No matter the power source, racing has always been about resource management. Drivers and teams select tire strategies they believe produce the fastest elapsed time and fuel conservation comes into play.
On one hand, electric racing is the same, but there is a critical difference. With the battery as both the power source and an integral part of the engine, there are multiple reasons to manage it.
In electric racing, the brain of the car is the software – and that is where James sees the greatest room for advancement.
“As we are working with our drivers and engineers – and start to look at functionality to improve our efficiency and our performance, that’s something we’ll continue to push because that development is open throughout the season,” James said. “That’s going to be our focus going forward and provides enough of a challenge for us to get our teeth into.
“What’s going to be fascinating is as Formula E continues, is to really look at which areas of development on the car are going to be the most relevant and ensuring that we can focus on those together with the manufacturers so we continue and use the series as a platform for technical development that can then feed back into the road car side of things as well.
“At the end of the day, that’s what motorsports always been, a very powerful tool for, and I see Formula E as no exception.”
Selecting Rast and Hughes as McLaren’s Formula E drivers was not simply because they know how to drive fast. James believes both drivers have the mental aptitude to execute energy management strategies throughout the race and squeeze maximum performance.
“As with many other motorsports, you’ve got a certain amount of energy that you’re able to deploy during the race and the management of that energy is absolutely crucial,” James said. “What we’re seeing typically in electric motorsports now is the hardware side of things. The efficiencies that we’re seeing in the powertrain as a whole, they’re getting up to the sort of 96%, 97%, 98% efficiency, so the gains that you get through that further and further become more marginal.”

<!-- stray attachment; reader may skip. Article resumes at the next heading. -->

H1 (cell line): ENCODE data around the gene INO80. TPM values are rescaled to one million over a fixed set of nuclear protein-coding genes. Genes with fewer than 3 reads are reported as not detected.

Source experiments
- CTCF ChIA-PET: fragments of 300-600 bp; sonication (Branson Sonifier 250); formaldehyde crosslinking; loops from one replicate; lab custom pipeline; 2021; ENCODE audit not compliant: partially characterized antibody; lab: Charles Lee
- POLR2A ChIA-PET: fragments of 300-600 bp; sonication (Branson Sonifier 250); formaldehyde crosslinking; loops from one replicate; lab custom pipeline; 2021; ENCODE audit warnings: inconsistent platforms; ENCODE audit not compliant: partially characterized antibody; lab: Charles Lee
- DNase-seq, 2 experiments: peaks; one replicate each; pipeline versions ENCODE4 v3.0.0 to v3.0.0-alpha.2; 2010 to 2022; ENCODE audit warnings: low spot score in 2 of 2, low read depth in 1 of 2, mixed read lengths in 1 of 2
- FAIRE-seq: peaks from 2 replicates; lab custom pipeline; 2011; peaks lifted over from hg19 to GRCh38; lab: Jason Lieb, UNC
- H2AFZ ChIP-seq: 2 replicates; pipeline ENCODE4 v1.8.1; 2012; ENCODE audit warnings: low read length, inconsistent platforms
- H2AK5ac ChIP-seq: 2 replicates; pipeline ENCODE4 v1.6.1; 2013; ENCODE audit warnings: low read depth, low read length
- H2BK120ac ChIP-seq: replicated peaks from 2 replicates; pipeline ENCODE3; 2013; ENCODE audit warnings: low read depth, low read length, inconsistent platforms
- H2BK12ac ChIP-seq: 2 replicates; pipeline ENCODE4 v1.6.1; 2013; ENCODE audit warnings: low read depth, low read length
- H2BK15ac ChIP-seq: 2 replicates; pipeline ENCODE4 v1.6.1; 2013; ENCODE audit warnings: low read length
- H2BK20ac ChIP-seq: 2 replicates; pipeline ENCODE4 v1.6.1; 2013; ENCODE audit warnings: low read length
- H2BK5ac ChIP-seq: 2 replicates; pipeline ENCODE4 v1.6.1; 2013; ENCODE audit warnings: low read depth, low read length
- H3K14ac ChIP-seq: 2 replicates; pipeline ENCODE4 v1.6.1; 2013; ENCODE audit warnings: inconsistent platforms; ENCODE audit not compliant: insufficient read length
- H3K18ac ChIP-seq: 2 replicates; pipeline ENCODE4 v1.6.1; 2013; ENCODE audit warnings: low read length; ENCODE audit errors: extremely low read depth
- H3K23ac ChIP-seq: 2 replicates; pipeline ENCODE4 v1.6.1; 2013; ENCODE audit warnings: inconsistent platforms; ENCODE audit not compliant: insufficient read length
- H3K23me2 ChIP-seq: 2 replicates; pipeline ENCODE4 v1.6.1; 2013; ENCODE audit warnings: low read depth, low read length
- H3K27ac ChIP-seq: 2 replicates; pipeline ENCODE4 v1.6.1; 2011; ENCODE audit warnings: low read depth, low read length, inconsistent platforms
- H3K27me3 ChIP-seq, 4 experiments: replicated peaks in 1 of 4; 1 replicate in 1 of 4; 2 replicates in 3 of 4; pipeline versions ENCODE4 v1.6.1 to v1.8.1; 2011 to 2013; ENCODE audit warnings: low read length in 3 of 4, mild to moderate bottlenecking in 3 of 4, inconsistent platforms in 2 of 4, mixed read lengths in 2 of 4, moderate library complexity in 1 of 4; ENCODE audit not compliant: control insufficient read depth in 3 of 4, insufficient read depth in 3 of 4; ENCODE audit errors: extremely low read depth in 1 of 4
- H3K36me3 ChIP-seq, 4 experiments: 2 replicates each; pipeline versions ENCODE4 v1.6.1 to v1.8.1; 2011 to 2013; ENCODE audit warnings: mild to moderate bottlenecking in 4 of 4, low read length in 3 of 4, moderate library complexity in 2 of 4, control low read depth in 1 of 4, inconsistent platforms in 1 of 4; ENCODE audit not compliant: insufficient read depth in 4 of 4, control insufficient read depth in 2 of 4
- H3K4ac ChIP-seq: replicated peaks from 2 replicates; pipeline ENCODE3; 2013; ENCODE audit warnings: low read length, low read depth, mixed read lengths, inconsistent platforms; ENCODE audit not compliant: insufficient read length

With much more room for improvement, software is a different matter. To make the best decisions, the drivers need data, and that is where James believes McLaren Formula E will make their greatest impact.
“And then you really switch that focus to the software and that’s where you’re going to see the most the most improvement and the most gains,” James continued. “It’s then using that software to ensure that you’re deploying the energy in the most efficient manner during race, and thereby giving the driver the most performance. And that’s something which is incredibly complicated, but I find it a fascinating area to work in.
“The benefit of being involved in racing is you can really push the envelope in a way that you can’t do on road cars. And I think that that’s where that value comes in. It means that you accelerate the development a lot quicker. We will get ahead of the curve – and we are getting ahead of the curve now – and that will mean that the electric motorsports remain part of the overall development process.
“The key to that is also making sure that the racing’s exciting and fun for the fans. If we can, we can tick both of those boxes, then it’s got a very bright future ahead of it.”